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Inside Apple's rumored 'new MacBook' vs. updated MacBook Pro

post #1 of 115
Thread Starter 
The rumored introduction of a "new MacBook" series alongside refreshed MacBook Pro and MacBook Air lineups next week presents some interesting possibilities for the future of the Mac. AppleInsider takes a closer look at where Apple could be headed next.

For months, Apple has been expected to introduce new, thinner MacBook Pros with high-resolution Retina displays. The notebooks are expected to take design cues from Apple's MacBook Air, but offer more power than the ultraportable notebook.

But on Friday, AppleInsider was first to report on a research note from analyst Ming-Chi Kuo with KGI, who indicated that the redesigned thinner notebook will instead be a new MacBook series, rather than a MacBook Pro. Kuo said he expects Apple to update and continue to sell the MacBook Pro, complete with an optical disc drive, for the near future.

However, beyond that, Kuo said he believes Apple plans to discontinue the MacBook Pro lineup in 2013, if the "new MacBook" proves as successful as the company hopes.

Kuo expects the MacBook Pro branding to live on in the short-term with new 13- and 15-inch notebooks featuring the same design as the current Pro models. But the updated MacBook Pros and "new MacBooks" are expected to have essentially identical horsepower, raising some important questions: Why would Apple offer two products that are so similar? Further, if Apple does actually retire the 17-inch MacBook Pro, why offer two competing notebooks in identical sizes of 13- and 15-inch screens?

Breakdown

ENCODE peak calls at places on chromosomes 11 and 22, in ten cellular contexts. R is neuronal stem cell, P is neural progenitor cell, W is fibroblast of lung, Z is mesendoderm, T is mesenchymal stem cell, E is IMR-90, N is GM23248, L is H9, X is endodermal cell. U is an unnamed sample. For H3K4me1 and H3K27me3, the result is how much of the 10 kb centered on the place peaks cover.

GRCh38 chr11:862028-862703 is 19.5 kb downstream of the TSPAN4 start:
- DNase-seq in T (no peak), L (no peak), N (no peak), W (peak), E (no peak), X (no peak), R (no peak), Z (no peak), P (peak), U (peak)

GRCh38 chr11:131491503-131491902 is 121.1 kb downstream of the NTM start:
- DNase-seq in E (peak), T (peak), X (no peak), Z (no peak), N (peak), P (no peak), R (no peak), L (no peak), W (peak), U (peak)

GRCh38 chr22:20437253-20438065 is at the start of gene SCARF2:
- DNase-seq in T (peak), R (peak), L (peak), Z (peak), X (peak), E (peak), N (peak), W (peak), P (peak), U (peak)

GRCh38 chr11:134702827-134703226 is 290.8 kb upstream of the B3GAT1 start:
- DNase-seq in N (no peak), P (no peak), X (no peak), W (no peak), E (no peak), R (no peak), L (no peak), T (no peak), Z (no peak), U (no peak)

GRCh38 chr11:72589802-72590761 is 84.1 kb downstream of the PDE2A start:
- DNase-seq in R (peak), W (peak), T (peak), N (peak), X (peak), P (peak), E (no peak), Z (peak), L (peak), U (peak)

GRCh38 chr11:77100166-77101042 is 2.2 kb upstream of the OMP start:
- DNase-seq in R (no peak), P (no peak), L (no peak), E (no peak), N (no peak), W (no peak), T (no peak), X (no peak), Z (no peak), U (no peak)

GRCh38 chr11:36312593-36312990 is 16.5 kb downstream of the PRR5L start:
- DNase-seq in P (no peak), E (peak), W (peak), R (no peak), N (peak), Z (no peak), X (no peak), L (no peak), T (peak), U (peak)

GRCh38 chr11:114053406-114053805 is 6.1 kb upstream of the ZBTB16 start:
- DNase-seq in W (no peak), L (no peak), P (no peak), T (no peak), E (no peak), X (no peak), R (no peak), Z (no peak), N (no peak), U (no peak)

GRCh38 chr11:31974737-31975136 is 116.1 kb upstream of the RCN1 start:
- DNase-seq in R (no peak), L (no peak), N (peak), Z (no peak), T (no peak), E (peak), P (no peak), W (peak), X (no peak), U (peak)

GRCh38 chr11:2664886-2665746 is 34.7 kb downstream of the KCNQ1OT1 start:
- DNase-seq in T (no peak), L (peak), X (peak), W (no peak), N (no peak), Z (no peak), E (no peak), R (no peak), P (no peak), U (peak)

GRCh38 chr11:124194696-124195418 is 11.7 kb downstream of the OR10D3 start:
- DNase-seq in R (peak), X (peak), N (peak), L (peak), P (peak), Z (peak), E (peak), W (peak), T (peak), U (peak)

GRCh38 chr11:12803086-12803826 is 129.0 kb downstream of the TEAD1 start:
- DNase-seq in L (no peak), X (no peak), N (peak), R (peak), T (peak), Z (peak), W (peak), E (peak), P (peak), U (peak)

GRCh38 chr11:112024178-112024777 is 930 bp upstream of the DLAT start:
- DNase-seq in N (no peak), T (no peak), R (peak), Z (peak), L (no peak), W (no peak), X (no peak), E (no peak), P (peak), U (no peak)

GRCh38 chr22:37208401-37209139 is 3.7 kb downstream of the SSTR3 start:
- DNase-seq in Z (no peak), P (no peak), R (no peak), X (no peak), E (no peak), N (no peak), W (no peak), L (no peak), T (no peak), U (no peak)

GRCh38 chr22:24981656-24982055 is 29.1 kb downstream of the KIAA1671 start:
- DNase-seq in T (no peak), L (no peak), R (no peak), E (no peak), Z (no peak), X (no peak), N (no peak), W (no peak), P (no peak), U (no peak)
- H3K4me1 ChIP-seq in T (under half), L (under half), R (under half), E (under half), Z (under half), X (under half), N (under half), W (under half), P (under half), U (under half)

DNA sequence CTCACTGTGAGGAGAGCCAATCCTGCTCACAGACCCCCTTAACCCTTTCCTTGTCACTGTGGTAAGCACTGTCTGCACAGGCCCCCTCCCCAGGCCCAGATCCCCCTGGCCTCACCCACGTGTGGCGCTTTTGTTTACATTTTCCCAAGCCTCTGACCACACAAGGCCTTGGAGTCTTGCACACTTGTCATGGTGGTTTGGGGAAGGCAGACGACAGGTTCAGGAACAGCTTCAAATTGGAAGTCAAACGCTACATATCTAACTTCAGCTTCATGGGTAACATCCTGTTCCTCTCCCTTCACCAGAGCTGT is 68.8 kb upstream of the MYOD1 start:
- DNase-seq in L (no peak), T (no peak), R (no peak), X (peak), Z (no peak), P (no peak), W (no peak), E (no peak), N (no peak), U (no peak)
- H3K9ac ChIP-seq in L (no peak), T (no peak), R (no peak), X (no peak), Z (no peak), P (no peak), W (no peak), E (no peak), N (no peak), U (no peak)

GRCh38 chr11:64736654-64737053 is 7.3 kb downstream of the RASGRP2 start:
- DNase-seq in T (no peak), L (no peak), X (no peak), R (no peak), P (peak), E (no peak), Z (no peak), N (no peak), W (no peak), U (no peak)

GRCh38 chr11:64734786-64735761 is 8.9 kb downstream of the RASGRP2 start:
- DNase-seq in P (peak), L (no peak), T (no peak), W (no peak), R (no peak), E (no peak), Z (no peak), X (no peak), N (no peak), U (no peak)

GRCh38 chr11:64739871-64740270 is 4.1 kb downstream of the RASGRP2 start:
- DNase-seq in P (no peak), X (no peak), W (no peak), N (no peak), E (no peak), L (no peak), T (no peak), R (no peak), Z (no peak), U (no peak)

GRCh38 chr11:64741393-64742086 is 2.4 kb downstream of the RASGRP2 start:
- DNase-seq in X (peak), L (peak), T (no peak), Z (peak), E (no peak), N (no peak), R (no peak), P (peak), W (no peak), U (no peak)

Apple's rumored notebook shakeup, if true, could be the company's way of slowly renaming its lineup to simply "MacBook." Losing the "Pro" name by next year could be compared to how Apple ditched the generational numbering scheme with its new iPad. Some have also suggested Apple also intends to call its sixth-generation iPhone just the "new iPhone," continuing the same theme of simplified product names.

So what exactly would be the difference between the rumored "new MacBook" and the refreshed MacBook Pro products? Most notably, the legacy MacBook Pro would maintain the optical disc drive and thicker form factor currently found on the MacBook Pro lineup.

And while the updated MacBook Pros would look largely identical, the "new MacBook" is expected to offer a number of features not found in the MacBook Pro, allowing it to stand out from its counterpart beyond their identical performance capabilities. Namely, the "new MacBook" is rumored to exclusively feature:
  • A slimmer form factor of about 18mm for the 13-inch model and 19mm for the 15-inch
  • No optical disc drive on any models
  • Retina display resolutions of 2,560-by-1,600 for the 13-inch, and 2,880-by-1,800 for the 15-inch
  • Edges outside the display 50 percent narrower than the MacBook Pro
  • A larger battery capacity about 15 to 20 percent greater than the MacBook Pro

MacBook
Apple's future MacBook lineup is rumored to come in three sizes: 11, 13 and 15 inches.

Both the 13-inch "new MacBook" and updated 13-inch MacBook Pro are expected to have integrated Intel graphics, while the 15-inch varieties of both devices are said by Kuo to have discrete Nvidia graphics cards.